Redhead (Aythya americana)
The Redhead is a well-known and widely
distributed North American diving duck. It is an open-water bird and
during migration is sometimes found in huge congregations, called "rafts,"
well out from shore in larger lakes and bays.
Redheads winter mainly in the Gulf of Mexico. Smaller numbers winter
along the Pacific coasts of Mexico and the United States, and along the
Atlantic coast from Chesapeake Bay to North Carolina. Several thousand
Redheads winter on the Finger Lakes of upper New York State. Spring
migration occurs early, with large numbers of birds arriving in southern
Ontario by late March and in southern Manitoba by late April.
The Redhead's principal breeding range is in the prairies of Canada and
the United States. A particularly high concentration occurs near Great
Salt Lake in Utah.
The genus Aythya, to which the Redhead belongs, includes 12
species, all of which are well adapted to diving. The body is rounded and
thick with large feet, legs set back on the body, and a broad bill. Body
shapes vary from the big, long-necked, long-billed Canvasback to the
short-billed scaup. The genus is represented in North America by the
Canvasback, Redhead, Greater Scaup, Lesser Scaup, and Ring-necked
Ducks at a Distance
The adult male is a large, grey-backed, white-breasted duck with a
reddish-chestnut head and black neck and chest. It resembles the larger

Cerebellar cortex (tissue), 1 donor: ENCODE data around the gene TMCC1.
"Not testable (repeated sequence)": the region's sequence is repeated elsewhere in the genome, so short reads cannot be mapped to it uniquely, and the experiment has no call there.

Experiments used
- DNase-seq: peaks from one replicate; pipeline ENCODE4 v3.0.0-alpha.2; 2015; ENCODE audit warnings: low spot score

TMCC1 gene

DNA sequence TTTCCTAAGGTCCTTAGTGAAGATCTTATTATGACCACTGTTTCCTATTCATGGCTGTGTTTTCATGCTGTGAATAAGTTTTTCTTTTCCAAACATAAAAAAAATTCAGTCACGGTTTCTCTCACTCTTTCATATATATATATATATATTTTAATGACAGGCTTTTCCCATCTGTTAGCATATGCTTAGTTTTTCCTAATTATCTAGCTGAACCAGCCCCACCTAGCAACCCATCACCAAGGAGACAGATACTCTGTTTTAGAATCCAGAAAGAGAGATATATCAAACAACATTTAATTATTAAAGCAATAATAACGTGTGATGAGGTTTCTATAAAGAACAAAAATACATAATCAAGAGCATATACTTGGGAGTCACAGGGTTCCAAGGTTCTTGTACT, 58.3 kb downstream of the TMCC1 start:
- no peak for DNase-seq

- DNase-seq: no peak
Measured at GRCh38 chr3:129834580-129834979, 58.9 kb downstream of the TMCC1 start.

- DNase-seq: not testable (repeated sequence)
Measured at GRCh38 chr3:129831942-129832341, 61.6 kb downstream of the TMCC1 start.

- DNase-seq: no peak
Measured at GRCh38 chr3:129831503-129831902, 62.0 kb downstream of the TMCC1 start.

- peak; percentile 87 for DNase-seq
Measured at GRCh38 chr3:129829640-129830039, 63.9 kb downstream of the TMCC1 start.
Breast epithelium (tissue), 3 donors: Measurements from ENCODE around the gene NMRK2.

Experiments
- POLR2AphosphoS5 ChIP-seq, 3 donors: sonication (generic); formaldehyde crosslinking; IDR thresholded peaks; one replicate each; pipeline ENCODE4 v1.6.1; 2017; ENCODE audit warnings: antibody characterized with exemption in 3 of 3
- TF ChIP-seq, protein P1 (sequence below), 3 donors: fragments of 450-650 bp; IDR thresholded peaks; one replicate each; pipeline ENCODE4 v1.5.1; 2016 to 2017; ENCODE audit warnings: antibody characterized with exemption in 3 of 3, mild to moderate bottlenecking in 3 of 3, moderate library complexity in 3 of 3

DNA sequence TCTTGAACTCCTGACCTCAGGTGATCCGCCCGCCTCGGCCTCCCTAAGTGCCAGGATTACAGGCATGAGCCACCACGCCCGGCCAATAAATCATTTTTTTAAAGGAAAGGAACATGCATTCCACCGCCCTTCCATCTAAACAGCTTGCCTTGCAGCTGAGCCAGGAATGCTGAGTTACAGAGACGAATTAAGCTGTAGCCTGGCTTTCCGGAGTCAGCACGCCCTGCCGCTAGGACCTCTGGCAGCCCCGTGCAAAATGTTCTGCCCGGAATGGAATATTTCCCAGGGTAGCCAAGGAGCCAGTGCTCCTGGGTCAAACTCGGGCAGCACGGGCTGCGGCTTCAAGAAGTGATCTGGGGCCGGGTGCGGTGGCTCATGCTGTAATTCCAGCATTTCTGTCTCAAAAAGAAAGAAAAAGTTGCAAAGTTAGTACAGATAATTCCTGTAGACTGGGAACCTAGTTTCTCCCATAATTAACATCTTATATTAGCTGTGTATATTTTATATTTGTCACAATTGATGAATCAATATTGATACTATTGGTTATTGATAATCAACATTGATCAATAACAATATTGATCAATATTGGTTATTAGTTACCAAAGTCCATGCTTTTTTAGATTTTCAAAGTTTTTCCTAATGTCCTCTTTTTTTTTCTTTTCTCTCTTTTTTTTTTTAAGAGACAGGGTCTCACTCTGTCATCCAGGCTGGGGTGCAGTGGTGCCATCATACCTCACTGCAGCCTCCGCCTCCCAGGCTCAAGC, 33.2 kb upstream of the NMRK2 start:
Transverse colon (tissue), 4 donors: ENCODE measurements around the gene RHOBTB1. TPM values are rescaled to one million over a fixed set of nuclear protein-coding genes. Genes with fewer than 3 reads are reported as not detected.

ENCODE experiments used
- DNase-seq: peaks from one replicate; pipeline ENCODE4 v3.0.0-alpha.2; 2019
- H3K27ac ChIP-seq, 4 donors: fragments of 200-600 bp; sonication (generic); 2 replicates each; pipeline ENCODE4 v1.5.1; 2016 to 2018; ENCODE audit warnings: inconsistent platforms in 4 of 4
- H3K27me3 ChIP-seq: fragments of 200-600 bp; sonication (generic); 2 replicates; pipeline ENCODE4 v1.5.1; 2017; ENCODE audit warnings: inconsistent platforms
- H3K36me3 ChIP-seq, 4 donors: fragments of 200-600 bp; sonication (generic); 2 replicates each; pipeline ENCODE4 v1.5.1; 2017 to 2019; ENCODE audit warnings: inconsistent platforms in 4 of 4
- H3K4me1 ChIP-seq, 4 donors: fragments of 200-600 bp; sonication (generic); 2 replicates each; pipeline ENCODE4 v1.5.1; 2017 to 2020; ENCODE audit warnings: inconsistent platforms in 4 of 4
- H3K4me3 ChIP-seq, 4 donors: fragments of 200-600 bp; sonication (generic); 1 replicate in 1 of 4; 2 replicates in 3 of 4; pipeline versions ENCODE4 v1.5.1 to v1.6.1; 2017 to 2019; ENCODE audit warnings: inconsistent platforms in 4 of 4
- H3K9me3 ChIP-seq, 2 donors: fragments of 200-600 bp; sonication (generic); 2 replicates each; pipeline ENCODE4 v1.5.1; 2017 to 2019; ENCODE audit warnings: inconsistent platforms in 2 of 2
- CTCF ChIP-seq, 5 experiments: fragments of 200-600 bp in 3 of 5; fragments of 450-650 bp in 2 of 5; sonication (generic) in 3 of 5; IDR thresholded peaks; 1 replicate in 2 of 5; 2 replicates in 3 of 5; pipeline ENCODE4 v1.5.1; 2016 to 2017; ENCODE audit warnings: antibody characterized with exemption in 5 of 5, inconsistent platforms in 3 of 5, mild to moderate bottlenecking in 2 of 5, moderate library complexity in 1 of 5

male Canvasback. At close range, the head appears puffy, with an abrupt
forehead and a short, broad bill, while the Canvasback's bill is longer
and slopes down from the forehead. The adult female is a large,
brown-backed, white-breasted duck with a brown head, whitish chin, abrupt
forehead, short, broad bill, and pearl-grey wing patches. Female Redheads,
although larger, may be confused with female Ring-necked Ducks and
In autumn young Redheads resemble adult females, although their breast
plumage is dull grey-brown, rather than white. During November and
December, the young begin to develop the adult plumage, which has almost
completely grown in by February.
Because of its short legs and webbed feet, the Redhead is a slow,
relatively awkward creature on land. However, it is a powerful flier
capable of speeds in excess of 50 mph.
On the feeding grounds, Redheads move about in large flocks of
irregular formation. They use areas of shallow water with dense growths of
aquatic vegetation. Flocks rise from the water in apparent confusion as
each bird patters along the surface for several metres before becoming
airborne. For no apparent reason, large groups often fly up en masse into
the air for a few metres and then resettle. Occasionally a flock flying
over a large congregation on the water suddenly breaks up. Each bird drops
out of the sky in a rapid zigzag fashion, as if with a broken wing, its
flight path crossing that of other birds during the descent and its wing
movements making a loud whirring sound. The periods of greatest activity
are early morning and late afternoon. Redheads roost in different, secure
areas from where they feed. Like many diving ducks in the fall, they feed
throughout the night, especially on moonlit nights with light winds.
During migrations Redheads move in regular V-shaped flocks.
Redheads feed by diving in water and sometimes feed
on the surface in muddy shallow areas, as do dabbling ducks. Redheads